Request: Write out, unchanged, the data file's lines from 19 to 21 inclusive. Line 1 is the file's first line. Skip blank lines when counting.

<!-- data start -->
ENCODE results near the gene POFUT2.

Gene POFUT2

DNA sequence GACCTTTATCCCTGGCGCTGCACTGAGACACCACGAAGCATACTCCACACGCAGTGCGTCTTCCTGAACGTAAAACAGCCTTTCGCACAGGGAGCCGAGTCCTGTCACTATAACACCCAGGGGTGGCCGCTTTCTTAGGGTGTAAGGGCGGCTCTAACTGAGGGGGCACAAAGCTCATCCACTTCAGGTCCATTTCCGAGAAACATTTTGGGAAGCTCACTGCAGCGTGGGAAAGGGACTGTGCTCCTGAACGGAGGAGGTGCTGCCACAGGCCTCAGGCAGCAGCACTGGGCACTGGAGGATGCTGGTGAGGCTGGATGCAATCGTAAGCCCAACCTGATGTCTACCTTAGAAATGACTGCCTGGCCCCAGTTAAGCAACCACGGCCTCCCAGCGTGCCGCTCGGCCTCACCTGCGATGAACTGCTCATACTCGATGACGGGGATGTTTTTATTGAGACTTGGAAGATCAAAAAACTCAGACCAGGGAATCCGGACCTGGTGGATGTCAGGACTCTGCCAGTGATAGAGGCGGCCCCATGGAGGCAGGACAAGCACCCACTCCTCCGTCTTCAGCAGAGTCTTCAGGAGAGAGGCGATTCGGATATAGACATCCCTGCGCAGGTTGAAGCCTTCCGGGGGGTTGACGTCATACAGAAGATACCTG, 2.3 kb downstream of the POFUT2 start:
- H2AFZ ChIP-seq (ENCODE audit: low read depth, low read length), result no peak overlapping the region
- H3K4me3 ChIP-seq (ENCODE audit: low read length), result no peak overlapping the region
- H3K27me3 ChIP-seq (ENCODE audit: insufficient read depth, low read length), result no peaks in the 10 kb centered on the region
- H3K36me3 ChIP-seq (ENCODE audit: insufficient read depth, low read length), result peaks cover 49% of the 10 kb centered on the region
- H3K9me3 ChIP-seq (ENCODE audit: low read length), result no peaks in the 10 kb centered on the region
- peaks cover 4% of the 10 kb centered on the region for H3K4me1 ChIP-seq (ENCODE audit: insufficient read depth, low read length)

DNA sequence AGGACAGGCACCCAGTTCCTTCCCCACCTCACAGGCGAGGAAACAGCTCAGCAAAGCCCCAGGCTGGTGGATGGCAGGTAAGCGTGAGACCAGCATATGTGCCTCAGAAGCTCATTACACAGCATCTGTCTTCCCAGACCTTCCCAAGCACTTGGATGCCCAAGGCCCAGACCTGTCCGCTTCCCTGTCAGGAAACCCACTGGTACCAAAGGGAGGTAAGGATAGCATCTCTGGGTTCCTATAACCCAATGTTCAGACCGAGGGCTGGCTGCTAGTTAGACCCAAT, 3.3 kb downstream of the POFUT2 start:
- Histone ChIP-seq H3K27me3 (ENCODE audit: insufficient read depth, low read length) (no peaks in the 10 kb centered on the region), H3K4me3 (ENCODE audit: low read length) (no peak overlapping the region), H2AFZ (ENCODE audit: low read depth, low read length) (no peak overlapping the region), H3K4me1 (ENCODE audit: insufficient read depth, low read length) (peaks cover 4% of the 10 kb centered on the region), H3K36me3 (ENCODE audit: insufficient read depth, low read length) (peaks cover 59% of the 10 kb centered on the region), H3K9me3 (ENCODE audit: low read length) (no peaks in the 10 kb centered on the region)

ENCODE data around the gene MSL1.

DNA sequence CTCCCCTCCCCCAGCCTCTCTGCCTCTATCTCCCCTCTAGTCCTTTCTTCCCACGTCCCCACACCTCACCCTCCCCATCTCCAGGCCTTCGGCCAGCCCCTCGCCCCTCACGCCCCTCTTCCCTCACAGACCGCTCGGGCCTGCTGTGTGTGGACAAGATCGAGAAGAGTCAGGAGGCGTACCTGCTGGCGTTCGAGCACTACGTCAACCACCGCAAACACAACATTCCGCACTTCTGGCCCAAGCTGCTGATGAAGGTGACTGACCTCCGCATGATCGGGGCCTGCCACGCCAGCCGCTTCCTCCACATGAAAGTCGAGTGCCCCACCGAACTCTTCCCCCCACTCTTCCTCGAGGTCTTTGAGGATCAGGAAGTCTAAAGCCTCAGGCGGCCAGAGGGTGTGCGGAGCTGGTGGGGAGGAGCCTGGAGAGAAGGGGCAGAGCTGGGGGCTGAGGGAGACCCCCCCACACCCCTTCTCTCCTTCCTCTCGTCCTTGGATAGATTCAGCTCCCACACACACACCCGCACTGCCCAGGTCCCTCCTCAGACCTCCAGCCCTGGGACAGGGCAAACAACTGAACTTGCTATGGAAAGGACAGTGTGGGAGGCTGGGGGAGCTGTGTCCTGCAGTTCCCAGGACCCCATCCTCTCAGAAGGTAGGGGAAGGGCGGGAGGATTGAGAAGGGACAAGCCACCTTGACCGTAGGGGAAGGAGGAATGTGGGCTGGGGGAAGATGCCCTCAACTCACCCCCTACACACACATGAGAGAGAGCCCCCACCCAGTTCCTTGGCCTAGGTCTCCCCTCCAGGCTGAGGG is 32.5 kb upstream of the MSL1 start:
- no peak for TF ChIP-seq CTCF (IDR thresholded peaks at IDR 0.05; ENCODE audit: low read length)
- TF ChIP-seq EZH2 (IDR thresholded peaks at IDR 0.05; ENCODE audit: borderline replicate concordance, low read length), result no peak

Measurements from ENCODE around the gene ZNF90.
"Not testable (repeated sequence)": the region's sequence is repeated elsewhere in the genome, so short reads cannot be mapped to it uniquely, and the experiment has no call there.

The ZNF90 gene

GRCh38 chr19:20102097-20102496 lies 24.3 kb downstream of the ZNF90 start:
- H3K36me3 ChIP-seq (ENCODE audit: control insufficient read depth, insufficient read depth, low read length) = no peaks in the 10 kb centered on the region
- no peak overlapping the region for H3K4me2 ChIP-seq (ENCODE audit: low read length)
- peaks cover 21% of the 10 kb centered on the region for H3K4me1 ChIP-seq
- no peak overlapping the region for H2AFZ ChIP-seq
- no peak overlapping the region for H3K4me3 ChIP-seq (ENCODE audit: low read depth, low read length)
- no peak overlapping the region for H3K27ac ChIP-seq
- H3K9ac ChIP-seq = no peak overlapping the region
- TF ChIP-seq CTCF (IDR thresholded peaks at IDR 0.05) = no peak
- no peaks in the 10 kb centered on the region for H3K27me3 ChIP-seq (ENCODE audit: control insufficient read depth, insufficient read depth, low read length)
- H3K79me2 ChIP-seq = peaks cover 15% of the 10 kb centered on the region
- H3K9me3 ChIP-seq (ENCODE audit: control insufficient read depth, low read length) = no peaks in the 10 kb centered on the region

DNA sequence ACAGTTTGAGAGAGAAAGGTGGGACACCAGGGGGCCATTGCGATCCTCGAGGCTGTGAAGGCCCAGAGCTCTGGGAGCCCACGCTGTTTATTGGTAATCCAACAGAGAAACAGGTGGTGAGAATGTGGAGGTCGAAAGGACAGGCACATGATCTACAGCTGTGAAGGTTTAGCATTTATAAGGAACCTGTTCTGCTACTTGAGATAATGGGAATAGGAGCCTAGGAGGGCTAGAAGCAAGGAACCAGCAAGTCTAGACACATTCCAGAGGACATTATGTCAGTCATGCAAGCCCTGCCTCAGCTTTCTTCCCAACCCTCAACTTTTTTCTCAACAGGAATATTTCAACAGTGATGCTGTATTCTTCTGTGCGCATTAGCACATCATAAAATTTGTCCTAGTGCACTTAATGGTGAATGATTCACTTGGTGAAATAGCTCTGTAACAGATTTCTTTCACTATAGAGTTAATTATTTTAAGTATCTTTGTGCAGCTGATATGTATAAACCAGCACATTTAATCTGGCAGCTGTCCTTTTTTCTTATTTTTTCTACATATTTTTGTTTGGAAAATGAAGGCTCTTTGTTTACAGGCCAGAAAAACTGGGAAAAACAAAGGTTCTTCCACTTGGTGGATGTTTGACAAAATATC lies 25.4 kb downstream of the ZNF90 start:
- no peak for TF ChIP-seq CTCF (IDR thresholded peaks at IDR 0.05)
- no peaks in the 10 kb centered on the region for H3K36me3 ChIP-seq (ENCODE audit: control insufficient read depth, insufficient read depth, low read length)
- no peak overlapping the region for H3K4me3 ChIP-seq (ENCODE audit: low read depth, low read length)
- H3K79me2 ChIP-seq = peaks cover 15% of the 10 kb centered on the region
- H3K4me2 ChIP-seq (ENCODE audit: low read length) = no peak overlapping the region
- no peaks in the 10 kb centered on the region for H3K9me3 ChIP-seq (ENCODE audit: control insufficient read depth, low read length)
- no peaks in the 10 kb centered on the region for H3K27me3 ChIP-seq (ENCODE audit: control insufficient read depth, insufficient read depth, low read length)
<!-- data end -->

GRCh38 chr19:20102097-20102496 lies 24.3 kb downstream of the ZNF90 start:
- H3K36me3 ChIP-seq (ENCODE audit: control insufficient read depth, insufficient read depth, low read length) = no peaks in the 10 kb centered on the region
- no peak overlapping the region for H3K4me2 ChIP-seq (ENCODE audit: low read length)